Paratroopers are airborne soldiers trained to parachute into enemy territory/situations and then to undertake land force tasks. Paratroopers are a relatively new addition to the armed forces and the possibility of using troops in this way was mooted from the early days of the Air Force but did not actually happen until some years later. It is thought that the French did the first military parachute jump in 1915 and that the first combat jump was probably made by the Italians in 1918.
The idea of paratroopers was considered during the First World War but paratroopers did not really appear until the 1930s when the Russians parachuted troops into manoeuvres as a test. However, it was Germany and England that was to use paratroopers most during the Second World War. The Germans, for example, had a parachute regiment as early as 1935 and their regiments gained combat experience during the Spanish Civil War. England, however, had no formal regiment close to the beginning of the Second World War.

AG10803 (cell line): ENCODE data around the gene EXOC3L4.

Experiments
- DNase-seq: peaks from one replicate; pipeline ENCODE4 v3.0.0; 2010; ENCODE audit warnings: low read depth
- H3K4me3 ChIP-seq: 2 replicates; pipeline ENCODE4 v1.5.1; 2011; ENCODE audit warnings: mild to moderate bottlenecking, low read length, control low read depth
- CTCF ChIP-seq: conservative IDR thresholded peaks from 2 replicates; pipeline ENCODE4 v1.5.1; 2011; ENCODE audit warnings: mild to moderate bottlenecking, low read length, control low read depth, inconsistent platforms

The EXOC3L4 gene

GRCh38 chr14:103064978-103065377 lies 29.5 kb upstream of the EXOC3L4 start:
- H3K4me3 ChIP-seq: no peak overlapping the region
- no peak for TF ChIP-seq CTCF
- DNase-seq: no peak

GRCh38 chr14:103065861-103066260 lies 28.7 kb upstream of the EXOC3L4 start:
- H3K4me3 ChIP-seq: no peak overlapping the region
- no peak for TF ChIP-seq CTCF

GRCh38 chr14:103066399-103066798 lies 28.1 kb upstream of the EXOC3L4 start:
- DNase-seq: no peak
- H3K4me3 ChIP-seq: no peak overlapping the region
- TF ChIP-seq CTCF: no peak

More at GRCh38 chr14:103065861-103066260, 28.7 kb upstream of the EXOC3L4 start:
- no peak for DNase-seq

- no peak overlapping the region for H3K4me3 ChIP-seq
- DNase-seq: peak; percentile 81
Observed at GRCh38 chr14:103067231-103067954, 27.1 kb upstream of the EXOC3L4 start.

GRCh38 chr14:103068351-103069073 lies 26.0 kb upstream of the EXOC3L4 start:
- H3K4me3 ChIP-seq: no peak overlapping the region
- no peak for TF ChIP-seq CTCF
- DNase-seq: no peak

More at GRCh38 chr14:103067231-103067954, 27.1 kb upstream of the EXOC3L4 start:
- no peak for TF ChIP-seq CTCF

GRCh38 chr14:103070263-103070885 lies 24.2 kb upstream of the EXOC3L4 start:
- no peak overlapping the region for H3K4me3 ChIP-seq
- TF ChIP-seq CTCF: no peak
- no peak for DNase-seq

Paratroopers were used a lot by the Germans in the run up to and during the Second World War. For example, they were used during the invasions of Austria and Norway and on attacks in the Netherlands and Crete. It is thought that the attack on Crete, although successful, did not go according to plan and Hitler disbanded his paratroopers. The British forces, however, could see the advantages of paratroopers by this stage and started to form regiments.
The first British regiment was assigned to the Army rather than the Air Force and was based near Manchester. The troops here did not have specially designed planes but had to jump out of the rear gun turret area. By 1940 the troops formed the Special Air Service regiment. They sustained a lot of casualties during the D-Day landings and the attack on Arnhem although they captured air strips in Burma.
Since the Second World War paratroopers have been deployed in various wars/incidents including the Korean War, the Suez Crisis, the Vietnam War, the Balkan War and the Iraq War.